My post on perception led to several interesting and thought provoking discussions among my family and friends. After giving the topic more consideration, I decided to continue the conversation with additional thoughts.
In the previous post, I touched on how established “schemas” can skew perceptions, impacting the way we process events and interactions with others.
So let’s start with the term “schema”. According to an online psychology text, “a schema is a mental concept that informs a person about what to expect from a variety of experiences and situations. Schemas are developed based on information provided by life experiences and are then stored in memory. Our brains create and use schemas as a short cut to make future encounters with similar situations easier to navigate (my emphasis)”.
For example, I have a schema for the way newspapers are organized as opposed to a novel. When I sit down to read a newspaper, I don’t expect the stories to be related to one another like chapters in a book. I don’t have to relearn the structure. I know what to expect.
Schemas, by definition, impact all future experiences. That’s fine when it comes to reading newspapers, but a lot trickier when it comes to interacting with people.
We form schemas about people, and unfortunately, they’re often formed with incomplete information. The schema, however, easily becomes the lens through which we filter every future encounter.
As mentioned in the previous post, the brain is wired to fit information into an existing framework about our world and the people in it, because anything that runs contrary causes anxiety and discomfort. Not that we’re aware there’s discomfort because our brains engage in all kinds of shenanigans to shield us from it. So we see what we expect to see, and our brains are happy.
So, if you’ve formed a schema about a person that says, “she is manipulative”, then future interactions are influenced by that perception. Comments said innocently can be unfairly attributed to covert intentions.
If you’ve formed a schema that a person is insincere, then every facial expression, compliment or kindness can be suspect.
If you’ve formed a schema that a person isn’t to be trusted, then any inconsistency, mistake, or moment of forgetfulness can be cause for suspicion.
If you have a schema that a person is always easygoing, then you may be less attentive when things go wrong in their lives, assuming the person will, yet again, just roll with the punches.
If you have a schema that a person has a good sense of humor, you might not think twice about saying something in jest that might be insensitive or hurtful, underestimating the comment’s impact.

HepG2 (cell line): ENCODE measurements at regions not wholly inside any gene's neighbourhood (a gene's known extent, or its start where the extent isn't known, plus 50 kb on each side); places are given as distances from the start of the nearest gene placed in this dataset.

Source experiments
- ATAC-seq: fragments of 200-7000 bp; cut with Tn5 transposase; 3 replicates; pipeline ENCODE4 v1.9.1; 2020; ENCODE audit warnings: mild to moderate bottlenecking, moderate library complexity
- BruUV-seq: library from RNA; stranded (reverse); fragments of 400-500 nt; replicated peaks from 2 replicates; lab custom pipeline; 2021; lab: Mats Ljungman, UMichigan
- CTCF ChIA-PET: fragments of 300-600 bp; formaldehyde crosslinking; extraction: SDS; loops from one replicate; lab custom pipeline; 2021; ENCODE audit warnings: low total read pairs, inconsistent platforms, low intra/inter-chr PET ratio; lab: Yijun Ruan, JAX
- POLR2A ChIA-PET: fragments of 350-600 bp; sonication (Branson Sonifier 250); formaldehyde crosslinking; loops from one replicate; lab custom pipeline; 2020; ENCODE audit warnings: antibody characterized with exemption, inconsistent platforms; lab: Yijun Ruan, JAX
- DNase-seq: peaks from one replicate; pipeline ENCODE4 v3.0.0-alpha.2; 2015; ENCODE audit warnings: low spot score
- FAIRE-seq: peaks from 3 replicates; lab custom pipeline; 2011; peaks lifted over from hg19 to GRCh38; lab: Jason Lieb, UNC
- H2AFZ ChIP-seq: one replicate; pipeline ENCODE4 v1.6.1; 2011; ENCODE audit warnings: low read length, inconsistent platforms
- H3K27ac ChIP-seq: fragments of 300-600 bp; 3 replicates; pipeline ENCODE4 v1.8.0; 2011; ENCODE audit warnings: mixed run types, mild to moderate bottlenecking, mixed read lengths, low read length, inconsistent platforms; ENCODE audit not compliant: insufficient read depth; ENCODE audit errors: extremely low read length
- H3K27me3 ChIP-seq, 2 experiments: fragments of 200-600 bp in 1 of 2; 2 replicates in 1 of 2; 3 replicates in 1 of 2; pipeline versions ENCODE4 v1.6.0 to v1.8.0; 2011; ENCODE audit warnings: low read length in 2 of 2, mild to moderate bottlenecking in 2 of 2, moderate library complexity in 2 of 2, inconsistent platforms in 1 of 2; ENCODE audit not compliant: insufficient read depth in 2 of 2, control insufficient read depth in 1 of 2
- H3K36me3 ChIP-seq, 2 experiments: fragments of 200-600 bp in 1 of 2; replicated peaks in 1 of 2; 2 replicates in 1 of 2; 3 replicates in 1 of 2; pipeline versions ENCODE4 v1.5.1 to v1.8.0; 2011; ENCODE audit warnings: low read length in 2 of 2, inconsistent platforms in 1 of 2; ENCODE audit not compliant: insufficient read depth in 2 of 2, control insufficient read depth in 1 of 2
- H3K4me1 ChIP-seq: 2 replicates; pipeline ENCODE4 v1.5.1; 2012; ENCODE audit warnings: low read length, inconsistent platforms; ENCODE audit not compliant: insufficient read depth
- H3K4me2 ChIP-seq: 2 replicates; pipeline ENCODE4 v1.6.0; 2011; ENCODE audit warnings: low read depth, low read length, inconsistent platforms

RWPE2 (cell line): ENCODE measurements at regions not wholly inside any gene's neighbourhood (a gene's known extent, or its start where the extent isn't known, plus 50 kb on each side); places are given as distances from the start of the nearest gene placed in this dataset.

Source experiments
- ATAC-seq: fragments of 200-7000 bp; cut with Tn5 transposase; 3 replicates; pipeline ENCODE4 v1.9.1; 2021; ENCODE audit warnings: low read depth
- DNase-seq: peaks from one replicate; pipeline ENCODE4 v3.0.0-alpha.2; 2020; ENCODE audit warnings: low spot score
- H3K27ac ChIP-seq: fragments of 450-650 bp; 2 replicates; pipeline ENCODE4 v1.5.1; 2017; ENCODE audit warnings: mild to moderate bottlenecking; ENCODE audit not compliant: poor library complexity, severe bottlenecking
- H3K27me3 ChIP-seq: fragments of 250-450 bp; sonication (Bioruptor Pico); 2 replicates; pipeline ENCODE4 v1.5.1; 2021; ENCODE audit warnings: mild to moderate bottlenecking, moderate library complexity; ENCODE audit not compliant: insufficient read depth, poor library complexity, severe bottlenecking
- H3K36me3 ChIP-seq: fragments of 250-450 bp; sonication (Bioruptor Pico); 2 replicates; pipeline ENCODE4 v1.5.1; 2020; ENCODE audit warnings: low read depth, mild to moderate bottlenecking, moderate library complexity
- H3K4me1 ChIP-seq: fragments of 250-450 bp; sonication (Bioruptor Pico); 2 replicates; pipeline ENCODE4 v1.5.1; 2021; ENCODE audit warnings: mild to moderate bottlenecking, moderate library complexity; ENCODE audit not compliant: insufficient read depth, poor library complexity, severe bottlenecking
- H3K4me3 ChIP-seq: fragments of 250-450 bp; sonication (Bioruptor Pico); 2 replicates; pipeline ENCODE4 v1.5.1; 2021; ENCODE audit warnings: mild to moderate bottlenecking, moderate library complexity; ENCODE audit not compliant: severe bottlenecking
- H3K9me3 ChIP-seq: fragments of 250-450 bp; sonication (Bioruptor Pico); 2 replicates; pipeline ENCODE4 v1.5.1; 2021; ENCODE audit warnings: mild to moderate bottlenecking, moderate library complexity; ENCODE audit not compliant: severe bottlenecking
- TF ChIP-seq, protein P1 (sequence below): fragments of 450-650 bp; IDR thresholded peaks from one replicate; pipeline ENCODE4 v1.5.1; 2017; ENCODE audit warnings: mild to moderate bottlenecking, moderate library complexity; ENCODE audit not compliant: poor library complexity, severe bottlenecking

These are just a few of the consequences of schema activation that come to mind. There are certainly many more and it probably influences every interaction we have on some level.
Now I don’t want to wade into waters that are over my head since I don’t have a degree in psychology, but it seems to me that if I am applying this information correctly, then we need to be very aware of our schemas in order to treat people fairly and lovingly.
After all, people can change. We are not our history. Prior experiences may have formed who we are, but everyone has the freedom to decide how to behave. Ideally, as we mature, we strive to embrace and practice the highest values.
But what might not change is perception. It may be challenging to notice changes in someone because we’re looking for old behavior. And waiting for the slip up to confirm our schema.
There is a wonderful quote that speaks to the depth of the human experience and how little we may actually know about anybody or what they are going through at any given moment:
“There isn’t anyone you couldn’t love once you’ve heard their story.” (author Mary Lou Kownacki)
This quote gives me pause. And makes me wonder who I’ve interacted with based on an old schema. Maybe even one that was formed unfairly. How many times have we been told that first impressions are lasting? Turns out, they are.
I certainly don’t want someone to form a schema about me based on any one moment in time, or worse yet, based on a mistake I’ve made. Nobody is perfect, so it happens. So I don’t want to deny someone else the benefit of the doubt, or the grace and forgiveness that God extends to me.
So how can we become more aware of our schemas and their influence? Here are some ideas:
- Be open to the possibility our perceptions may be skewed.
- Pray and ask God to open our eyes, to see what is hidden.
- Observe and stick to the facts of a situation. Be mindful of what you might be filling in based on past experience.
- Pause before responding. Think whether our response makes any assumptions about the other person that might not be true.
- Don’t be quick to dismiss “uncharacteristic” behavior as a fluke. Maybe it’s evidence of an inaccurate schema, or beginning signs of changes a person is actively working toward.
- Be willing to admit when you’ve read a situation or person inaccurately. Becoming aware of our schemas is how we begin to understand their influence.
We can’t go through life without schemas. They help us efficiently navigate through our everyday interactions. But we must be mindful of their influence, and their tendency to bias our perception of reality.
Do you think people can change and how easily do you find it to notice changes?
And on another note, thanks to Erin Worden for the new look to my Home and About Me pages!